Former Giants wide receiver Victor Cruz has accused the Giants of intentionally suppressing his production in 2016 in order to make it easier for the team to cut him.
Head coach Ben McAdoo responded to the comments on Thursday at OTAs, telling SNY's Ralph Vacchiano "there's no accuracy to it."
Cruz finished the season with 39 receptions for 586 yards and only one touchdown. It was the wide receiver's first season back on the field after missing the previous two years due to injuries.
"I felt it all year long. Halfway through the year I'm ballin', the other half I'm not getting the ball. And you're just like, 'what's going on?' It was like 'ok, I see what's happening. They don't want me here anymore.' " Cruz said during an appearance on 105.1 FM's The Breakfast Club. "A lot of people probably don't know this… Let's say I played well - was a 1,000-yard receiver last year - it would have been more difficult from a fan perspective to cut me."
"If I am a 1,000-yard guy, they're like 'why are you cutting Cruz? He just 1,000 yards and five or six touchdowns. That doesn't make sense.' But if I have 500 yards or whatever the case may be, it's a little easier on the fans."
Cruz added that he had reachable incentives in his contract that would have earned him a large sum of money in 2017.
"If I played well, they owed me a ton of money that next year," said Cruz. "So it was like, 'let's get Cruz off the books.' "
Cruz went on to admit he was "hurt" by New York's decision to release him after the contributions he made to the franchise over the years.
"It hurt, to be real. I gave so much to them. Seven years," Cruz said. "It definitely hurt . . . but every run has to stop at some point."
When asked directly if he believed Eli Manning was in on this plan, Cruz stopped short of suggesting his former quarterback was a part of the supression.
"It's hard to believe. Even just to think about someone coming up to the quarterback and saying 'hey, don't throw it here' or 'don't give it to this guy' - it's hard to even fathom that thought. Which I don't even know or think happens. I doubt it," said Cruz. "But when you look at the film and look at how it goes down, it's the only way."
Later on Thursday, Cruz tweeted that he never said he was sabotaged.
"I love the @Giants," he wrote. "They gave me a platform no one else did. I am forever grateful! I never said I was sabotaged, don't believe these headlines."
It's hard to know what is more ludicrous: Victor Cruz's assertion that the Giants purposely didn't throw him the ball last season, or his denial later that he ever said it. I mean, he knows there's a recording, right?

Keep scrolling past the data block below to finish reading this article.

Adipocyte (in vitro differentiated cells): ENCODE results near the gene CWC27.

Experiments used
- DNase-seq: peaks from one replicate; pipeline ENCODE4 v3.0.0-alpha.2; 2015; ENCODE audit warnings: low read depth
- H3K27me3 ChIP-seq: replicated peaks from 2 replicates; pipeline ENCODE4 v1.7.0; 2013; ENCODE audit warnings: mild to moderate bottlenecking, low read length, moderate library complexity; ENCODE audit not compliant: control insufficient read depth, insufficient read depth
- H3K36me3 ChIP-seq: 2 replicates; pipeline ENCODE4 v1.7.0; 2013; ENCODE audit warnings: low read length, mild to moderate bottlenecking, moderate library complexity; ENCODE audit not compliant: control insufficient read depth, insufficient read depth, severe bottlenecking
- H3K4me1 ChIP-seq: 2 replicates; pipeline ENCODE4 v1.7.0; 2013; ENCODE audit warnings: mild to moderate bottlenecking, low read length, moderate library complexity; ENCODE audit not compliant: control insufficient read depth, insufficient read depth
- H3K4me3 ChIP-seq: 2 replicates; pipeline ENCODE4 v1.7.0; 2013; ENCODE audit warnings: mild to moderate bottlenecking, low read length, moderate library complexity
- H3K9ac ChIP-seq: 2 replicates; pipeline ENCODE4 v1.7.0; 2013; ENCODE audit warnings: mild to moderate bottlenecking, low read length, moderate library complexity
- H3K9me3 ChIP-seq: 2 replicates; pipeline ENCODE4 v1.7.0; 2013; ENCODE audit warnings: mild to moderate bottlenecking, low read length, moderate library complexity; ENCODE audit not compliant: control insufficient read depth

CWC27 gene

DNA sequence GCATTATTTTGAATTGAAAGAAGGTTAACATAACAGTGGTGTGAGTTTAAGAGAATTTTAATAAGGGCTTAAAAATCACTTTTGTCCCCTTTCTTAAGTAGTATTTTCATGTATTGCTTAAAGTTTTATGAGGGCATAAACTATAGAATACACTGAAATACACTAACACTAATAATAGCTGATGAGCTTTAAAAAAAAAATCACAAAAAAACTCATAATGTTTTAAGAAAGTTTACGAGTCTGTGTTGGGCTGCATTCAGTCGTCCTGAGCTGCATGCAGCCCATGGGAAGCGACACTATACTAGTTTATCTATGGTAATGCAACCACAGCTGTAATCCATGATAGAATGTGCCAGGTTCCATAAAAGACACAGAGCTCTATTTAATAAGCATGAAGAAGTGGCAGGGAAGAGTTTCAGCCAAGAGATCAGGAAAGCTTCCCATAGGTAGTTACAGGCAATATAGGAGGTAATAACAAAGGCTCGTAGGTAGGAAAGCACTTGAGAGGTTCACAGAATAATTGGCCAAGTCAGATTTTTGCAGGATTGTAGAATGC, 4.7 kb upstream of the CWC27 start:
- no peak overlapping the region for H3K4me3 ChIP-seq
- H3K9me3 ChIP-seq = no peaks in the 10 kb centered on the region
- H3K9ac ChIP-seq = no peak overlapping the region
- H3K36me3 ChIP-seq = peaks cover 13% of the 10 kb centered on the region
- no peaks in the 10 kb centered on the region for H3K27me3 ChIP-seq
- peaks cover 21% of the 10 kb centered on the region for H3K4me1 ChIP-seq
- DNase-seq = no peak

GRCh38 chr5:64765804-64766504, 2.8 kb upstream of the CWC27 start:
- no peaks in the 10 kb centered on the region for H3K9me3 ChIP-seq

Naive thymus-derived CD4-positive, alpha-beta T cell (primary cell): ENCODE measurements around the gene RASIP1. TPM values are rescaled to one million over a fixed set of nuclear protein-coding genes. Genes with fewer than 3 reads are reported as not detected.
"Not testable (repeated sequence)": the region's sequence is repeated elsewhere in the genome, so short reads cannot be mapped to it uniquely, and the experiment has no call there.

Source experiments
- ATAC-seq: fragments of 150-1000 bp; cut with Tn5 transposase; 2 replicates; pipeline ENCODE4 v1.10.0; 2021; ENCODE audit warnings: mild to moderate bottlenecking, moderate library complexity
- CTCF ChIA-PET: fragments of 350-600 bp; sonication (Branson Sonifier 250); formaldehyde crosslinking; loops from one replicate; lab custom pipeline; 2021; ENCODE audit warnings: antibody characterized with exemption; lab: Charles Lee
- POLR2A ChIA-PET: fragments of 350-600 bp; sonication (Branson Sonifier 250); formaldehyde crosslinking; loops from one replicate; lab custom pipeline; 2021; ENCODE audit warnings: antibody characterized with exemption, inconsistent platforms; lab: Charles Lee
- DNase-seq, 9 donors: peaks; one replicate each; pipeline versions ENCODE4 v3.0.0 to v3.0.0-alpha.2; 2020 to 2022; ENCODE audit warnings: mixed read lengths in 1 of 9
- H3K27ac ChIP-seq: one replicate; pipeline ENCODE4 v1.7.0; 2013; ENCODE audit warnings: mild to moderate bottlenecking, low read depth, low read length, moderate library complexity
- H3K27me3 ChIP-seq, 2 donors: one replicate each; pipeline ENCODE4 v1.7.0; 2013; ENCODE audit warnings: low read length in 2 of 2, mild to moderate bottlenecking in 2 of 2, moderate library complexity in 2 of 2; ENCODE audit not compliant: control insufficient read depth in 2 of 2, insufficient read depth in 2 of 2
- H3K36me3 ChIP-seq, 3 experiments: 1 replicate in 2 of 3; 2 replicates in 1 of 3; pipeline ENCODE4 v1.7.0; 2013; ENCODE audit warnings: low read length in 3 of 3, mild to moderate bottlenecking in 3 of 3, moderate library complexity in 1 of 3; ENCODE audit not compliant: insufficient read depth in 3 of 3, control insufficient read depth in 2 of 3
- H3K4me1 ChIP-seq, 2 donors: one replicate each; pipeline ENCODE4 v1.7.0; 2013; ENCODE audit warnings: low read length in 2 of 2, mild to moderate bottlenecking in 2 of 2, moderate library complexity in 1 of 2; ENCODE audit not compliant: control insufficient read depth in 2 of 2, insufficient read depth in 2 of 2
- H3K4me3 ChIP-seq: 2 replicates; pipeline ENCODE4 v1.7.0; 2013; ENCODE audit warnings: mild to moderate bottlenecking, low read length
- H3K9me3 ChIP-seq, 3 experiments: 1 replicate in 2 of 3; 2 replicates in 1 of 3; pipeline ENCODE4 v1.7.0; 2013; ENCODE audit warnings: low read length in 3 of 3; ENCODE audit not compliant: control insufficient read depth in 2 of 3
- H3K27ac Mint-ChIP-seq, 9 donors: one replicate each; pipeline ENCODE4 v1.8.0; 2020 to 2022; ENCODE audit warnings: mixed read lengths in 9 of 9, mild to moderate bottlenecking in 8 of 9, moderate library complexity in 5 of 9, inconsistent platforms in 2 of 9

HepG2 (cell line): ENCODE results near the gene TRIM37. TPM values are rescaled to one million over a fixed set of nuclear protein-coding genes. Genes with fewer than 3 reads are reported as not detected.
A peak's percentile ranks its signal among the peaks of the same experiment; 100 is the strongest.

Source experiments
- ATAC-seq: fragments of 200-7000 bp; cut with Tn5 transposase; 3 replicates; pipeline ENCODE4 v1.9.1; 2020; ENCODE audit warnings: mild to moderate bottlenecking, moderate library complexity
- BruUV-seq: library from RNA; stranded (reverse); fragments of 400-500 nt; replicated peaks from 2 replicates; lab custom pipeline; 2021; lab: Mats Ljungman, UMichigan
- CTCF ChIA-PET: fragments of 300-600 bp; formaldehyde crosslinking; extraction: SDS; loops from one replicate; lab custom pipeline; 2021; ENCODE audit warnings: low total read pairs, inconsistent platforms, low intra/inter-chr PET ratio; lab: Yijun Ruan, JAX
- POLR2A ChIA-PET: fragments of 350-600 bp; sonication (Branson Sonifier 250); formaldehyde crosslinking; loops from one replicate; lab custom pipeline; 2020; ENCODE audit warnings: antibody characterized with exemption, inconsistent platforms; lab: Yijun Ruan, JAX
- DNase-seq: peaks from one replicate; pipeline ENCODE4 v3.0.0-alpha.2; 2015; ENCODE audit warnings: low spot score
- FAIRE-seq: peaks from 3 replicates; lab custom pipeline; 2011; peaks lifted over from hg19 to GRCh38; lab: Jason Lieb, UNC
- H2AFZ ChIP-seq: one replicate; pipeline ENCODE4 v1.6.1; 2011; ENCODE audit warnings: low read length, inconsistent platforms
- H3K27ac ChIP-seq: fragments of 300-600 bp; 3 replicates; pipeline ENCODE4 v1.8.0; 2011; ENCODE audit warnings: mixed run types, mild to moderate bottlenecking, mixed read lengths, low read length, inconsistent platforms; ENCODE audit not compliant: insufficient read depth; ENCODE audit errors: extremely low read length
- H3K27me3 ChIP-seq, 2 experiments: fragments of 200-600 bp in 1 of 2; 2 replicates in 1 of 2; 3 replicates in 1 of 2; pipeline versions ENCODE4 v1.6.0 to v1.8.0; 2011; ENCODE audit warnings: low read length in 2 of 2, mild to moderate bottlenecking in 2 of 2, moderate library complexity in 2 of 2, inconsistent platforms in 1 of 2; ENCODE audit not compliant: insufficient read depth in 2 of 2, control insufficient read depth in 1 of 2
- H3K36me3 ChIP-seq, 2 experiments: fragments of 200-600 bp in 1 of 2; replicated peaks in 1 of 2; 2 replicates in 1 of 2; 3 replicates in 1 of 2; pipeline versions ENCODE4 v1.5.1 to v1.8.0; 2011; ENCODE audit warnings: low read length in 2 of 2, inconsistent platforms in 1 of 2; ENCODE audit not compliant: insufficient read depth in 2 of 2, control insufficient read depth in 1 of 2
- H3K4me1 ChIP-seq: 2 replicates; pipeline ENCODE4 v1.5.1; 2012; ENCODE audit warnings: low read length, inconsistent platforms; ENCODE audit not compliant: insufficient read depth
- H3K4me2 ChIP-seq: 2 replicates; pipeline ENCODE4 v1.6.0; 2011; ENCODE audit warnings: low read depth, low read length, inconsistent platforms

This is a conspiracy theory, nothing more - and not a particularly good one. The idea, as Cruz suggests - and really pretty much outright says - that the Giants froze him out of the offense just so they wouldn't have to pay him next season is crazy. As if the Giants would sacrifice what they believed was a legitimate shot a championship for that.
It is impossible to imagine that midway through the season John Mara or Jerry Reese made the decision that Cruz's days as a Giant were over, so they told Ben McAdoo to diminish his role, and the rookie coach then in turn told Eli Manning to stop throwing in Cruz's direction. Even if you believed the Giants wanted to pinch pennies like that, wouldn't it have been easier to just bench Cruz? Then they could have replaced him with a player Manning was allowed to throw to so the offense didn't suffer. Or why not just cut him? The cap hit wouldn't have been that large.
Those are two of the many reasons why his theory doesn't make sense. The Giants wouldn't put their coach or quarterback or team in that position - not ever, but especially not as they're making a playoff run. And really, even if management would do something like that, in the heat of the game it's impossible to imagine McAdoo or Manning following through.
The truth, which Cruz doesn't want to admit, is that at 30 years old and after two surgeries he just wasn't the same player anymore last season. He said he was "ballin'" halfway through the year. Sure, if 24 catches for 331 yards and a touchdown through seven games (at the bye week) is "ballin'". The rest of the way, through his final eight games, he added 15 catches for 225 yards. A drop off, sure, but not a huge one.
And here's an NFL scout's assessment of Cruz's general performance over the last half of last season: "He just wasn't open."
Cruz doesn't agree, even though the film - for the most part - does.
A lot of things went wrong for Cruz last season. The Giants decided rookie Sterling Shepard was a better slot receiver, so they moved Cruz to the outside where he wasn't the same dangerous player. He became a low priority for the passing attack as other players improved. Eventually, the Giants wanted to see what rookie Roger Lewis could do instead of him. And all the while, Cruz wasn't getting any better. It happens at some point to every player.
Add in the ill-fated Miami boat trip and all it amounted to was a sad ending for a terrific and popular Giant, who remains one of the best stories this franchise has ever had. Nothing that happened last year can take away from that. He should be celebrated for the entirety of his career.
But throwing management and the coach and his quarterback under an imaginary bus for no reasons, for a ridiculous theory that can be disproven with one glance at the tape … well, it's unfortunate and it certainly runs the risk of tarnishing his legacy. Just ask Tiki Barber: Giants fans don't like former players engaging in post-career feuds with their team.